Not enough votes yet! Vote for your favorite (and least favorite) reviews below.
Posted on 1/02/13 08:48 AM
Skyfall Delivers a Memorable 50th Anniversary for its Franchise
By Patrick Howard
American Beauty director, Sam Mendes approached Skyfall with the idea of making a slow burning thriller with less action scenes, but rather more in-depth character moments. Even though there are fewer scenes of James Bond beating bad guys into submission, the movie lays out Bond's undying swagger, sex appeal, and nostalgia so well that when the screen goes black, you are dying to be the legendary 007 operative. Skyfall harkens back to the classic Bond films like Dr. No and Goldfinger which makes it one of the best in the franchise to date and a great product of the spy's 50th Anniversary.
In the movie, James Bond's trust in his boss M played by Judi Dench (Casino Royale) and others is put into question when events like his near-death experience+- and the numerous attacks on MI6 and its agents which are connected to M and an rogue ex-MI6 agent named Silva played by Javier Bardem (No Country for Old Men). Now the weary 007 agent must stop this equally impressive agent from destroying MI6 and his relationship with M.
Typically most James Bond films are solely action oriented; Skyfall will throw most movie-goers off with its action being in the backdrop and its characters, like Bond, in the foreground that were surprisingly dynamic and interesting. Something that seemed to be non-existent in past Bond pictures. Just as Bond's affiliation with M fades into oblivion as he learns of her bad judgment in the past, so does the audience's feelings for her, too.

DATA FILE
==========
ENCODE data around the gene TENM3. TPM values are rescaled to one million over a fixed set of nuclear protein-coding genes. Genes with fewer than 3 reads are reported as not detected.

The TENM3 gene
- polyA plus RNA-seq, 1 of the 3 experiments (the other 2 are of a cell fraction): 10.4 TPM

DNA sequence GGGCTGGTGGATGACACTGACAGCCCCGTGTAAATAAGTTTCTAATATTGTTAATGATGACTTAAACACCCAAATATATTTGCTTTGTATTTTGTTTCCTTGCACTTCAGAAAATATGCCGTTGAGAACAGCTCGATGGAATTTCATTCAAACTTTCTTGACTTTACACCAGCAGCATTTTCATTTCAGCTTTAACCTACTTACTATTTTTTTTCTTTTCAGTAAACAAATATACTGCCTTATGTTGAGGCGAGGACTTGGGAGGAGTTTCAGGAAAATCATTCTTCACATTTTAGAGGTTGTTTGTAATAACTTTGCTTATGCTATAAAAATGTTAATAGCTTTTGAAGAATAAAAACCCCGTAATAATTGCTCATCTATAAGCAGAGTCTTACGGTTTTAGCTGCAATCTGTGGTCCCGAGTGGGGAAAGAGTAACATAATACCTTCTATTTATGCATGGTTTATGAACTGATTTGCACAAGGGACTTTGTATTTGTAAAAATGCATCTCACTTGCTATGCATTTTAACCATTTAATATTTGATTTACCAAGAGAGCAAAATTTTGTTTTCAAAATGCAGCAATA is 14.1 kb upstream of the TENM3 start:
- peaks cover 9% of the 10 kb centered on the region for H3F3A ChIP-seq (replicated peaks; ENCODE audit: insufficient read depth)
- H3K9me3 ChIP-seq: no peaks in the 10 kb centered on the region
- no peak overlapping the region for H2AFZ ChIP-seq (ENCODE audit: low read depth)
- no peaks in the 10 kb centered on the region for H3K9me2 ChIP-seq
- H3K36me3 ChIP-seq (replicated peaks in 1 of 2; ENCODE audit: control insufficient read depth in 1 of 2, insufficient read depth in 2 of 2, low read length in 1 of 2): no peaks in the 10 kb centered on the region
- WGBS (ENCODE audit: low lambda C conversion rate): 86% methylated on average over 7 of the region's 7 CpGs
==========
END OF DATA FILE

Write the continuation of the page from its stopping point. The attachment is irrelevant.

No matter how suave Bond is, he only makes half of what makes his films memorable. The villains like Auric Goldfinger, Dr. No, and SPECTRE come into play and leave a lasting impression on us and the 007 agent. Javier Bardem as Silva walks in so effortlessly with a flamboyant charm and immediately makes Bond and us uncomfortable and nervous. The two's first scene kicks things off when Silva meets Bond and gets right in 007's face and starts caressing his thighs with his hands. Director Sam Mendes throws all caution to the wind and takes a very direct and disturbing approach with Silva. It may be weird, but it sticks.
Skyfall is a slow burner, but one that pays off at the end of its fuse. Sam Mendes, although with less action to direct, still creates a perfect balance with the action he does deliver and the right amount of character study, classic nostalgia, sexual intrigue, and the never tiring coolness that is Bond. James Bond. Skyfall gets a four out of four popcorn bags.